The Markets in Financial Instruments Directive (MiFID) is the second step in the harmonisation of the European capital markets industry and intends to adapt the first Investment Services Directive (ISD 1 issued in 1993) to the realities of the current market structures. After clarifying the nature of the new regulation, this paper first describes the role of transaction cost analysis in the fulfilment of the best execution obligation as well as the limits of existing frameworks. Then, the paper presents a new methodology that allows one to measure the quality of execution as part of peer group review and identify whether the broker, trader or algorithm has implemented the execution too aggressively or too slowly. This approach relies on two indicators allowing an easy comparison of a large universe of trades and providing insightful information not only about the final performance (absolute EBEX indicator), but also about the possible justification of the performance (directional EBEX indicator). In order to illustrate both the framework and the level of interpretation made possible, the results of a preliminary study conducted on 2,737 orders on Euronext blue chips over a four-month sample period are reported.Journal of Asset Management (2006) 7, 216–241; doi:10.1057/palgrave.jam.2240215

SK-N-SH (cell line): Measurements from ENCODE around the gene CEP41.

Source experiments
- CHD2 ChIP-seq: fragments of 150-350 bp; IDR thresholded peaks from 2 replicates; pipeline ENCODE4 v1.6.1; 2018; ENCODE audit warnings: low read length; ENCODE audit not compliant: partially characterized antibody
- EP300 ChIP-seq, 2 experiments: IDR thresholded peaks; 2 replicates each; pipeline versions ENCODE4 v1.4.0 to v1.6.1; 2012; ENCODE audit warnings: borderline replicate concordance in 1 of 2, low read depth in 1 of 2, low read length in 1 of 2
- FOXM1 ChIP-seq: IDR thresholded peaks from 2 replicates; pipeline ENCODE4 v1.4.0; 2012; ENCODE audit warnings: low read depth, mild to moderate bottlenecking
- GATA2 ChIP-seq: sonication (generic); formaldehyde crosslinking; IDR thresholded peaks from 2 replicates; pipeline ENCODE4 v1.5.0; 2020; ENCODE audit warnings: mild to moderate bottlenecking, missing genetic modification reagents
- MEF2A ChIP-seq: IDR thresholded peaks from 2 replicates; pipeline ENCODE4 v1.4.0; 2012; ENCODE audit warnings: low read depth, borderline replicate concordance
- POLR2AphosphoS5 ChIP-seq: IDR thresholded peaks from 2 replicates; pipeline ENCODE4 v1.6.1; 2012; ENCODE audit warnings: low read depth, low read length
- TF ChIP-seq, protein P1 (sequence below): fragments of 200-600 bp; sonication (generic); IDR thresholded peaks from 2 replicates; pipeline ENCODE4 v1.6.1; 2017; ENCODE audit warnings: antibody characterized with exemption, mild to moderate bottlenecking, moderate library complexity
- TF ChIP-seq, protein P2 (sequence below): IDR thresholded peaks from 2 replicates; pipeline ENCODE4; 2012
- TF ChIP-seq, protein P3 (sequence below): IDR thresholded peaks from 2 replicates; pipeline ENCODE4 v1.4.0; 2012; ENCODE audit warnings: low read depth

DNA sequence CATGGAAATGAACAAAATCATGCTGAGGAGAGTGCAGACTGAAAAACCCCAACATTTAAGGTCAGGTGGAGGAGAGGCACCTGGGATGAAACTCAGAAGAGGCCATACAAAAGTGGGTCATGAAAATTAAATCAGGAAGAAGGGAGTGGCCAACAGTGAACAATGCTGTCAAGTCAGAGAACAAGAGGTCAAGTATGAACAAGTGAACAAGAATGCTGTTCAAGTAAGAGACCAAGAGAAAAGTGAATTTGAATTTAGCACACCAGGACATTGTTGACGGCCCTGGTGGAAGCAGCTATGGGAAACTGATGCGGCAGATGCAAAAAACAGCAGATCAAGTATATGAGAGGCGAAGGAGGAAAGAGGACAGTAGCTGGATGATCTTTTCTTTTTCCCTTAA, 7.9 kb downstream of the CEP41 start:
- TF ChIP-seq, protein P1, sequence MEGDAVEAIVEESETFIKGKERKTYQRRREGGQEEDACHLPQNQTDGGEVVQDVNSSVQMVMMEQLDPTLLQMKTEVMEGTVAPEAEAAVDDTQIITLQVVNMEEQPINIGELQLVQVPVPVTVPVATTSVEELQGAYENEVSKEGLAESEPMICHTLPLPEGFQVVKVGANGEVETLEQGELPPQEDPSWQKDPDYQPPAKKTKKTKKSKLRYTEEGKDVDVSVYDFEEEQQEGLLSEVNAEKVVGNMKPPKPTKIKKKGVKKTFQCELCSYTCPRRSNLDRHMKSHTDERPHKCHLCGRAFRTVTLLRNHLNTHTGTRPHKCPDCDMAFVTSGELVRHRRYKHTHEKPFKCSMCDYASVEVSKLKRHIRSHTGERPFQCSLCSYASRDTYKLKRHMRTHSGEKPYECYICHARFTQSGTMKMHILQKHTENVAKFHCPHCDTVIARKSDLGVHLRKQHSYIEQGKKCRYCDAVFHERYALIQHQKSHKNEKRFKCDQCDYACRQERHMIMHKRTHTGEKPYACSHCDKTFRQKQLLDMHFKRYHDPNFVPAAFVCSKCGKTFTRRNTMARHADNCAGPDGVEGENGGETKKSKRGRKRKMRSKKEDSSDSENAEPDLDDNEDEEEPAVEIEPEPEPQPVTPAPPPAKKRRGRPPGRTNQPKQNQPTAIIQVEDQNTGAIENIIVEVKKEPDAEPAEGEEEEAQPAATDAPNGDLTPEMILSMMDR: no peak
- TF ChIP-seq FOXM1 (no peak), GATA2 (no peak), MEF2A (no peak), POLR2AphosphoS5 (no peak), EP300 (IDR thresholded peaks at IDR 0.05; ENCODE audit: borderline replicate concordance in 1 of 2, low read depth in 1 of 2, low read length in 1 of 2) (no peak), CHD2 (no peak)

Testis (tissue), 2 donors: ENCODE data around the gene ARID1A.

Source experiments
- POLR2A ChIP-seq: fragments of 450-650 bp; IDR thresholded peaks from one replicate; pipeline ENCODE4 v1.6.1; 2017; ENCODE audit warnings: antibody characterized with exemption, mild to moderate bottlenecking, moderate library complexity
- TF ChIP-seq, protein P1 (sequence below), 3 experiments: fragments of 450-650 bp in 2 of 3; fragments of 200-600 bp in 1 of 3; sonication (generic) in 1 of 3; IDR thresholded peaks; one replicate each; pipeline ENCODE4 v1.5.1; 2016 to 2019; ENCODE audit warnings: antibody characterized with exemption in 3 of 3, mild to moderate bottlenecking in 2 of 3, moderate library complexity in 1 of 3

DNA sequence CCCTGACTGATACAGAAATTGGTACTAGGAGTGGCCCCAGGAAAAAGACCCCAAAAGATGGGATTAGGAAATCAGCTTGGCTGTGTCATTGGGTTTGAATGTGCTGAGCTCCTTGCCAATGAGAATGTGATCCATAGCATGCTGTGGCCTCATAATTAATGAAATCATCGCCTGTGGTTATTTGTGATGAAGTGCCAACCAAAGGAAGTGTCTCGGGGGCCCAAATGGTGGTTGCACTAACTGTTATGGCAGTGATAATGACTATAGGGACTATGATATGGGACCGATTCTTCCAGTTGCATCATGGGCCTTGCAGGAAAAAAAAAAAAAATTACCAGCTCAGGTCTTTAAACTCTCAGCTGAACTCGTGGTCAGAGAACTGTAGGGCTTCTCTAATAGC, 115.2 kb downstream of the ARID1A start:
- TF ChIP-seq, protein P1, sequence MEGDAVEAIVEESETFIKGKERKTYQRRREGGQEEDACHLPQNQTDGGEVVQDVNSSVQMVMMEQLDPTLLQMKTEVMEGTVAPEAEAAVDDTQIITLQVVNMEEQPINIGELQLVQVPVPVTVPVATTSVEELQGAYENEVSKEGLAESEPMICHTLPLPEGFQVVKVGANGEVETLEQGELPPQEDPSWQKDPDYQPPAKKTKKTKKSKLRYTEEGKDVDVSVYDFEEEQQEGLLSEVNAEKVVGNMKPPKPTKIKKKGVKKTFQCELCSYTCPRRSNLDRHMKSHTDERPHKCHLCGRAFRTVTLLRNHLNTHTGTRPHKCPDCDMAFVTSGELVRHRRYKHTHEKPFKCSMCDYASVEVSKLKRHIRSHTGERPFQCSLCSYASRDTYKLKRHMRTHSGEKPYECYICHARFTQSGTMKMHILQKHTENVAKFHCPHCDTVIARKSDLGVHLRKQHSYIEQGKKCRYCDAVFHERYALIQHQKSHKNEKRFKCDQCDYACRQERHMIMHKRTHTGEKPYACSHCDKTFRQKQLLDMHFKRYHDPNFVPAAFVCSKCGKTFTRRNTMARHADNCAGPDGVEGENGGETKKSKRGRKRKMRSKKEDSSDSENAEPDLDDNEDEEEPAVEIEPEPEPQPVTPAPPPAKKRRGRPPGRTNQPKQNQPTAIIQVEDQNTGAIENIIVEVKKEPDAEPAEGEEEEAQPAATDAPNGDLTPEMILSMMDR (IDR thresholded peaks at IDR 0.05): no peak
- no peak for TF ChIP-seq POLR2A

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Document Type: Research Article
1is an associate professor of finance at EDHEC Business School. Her expertise is in market microstructure and traders' behaviour.
2is a research associate at EDHEC Business School. He is also CEO of Edhec-Risk Advisory.
Publication date: 2006-09-01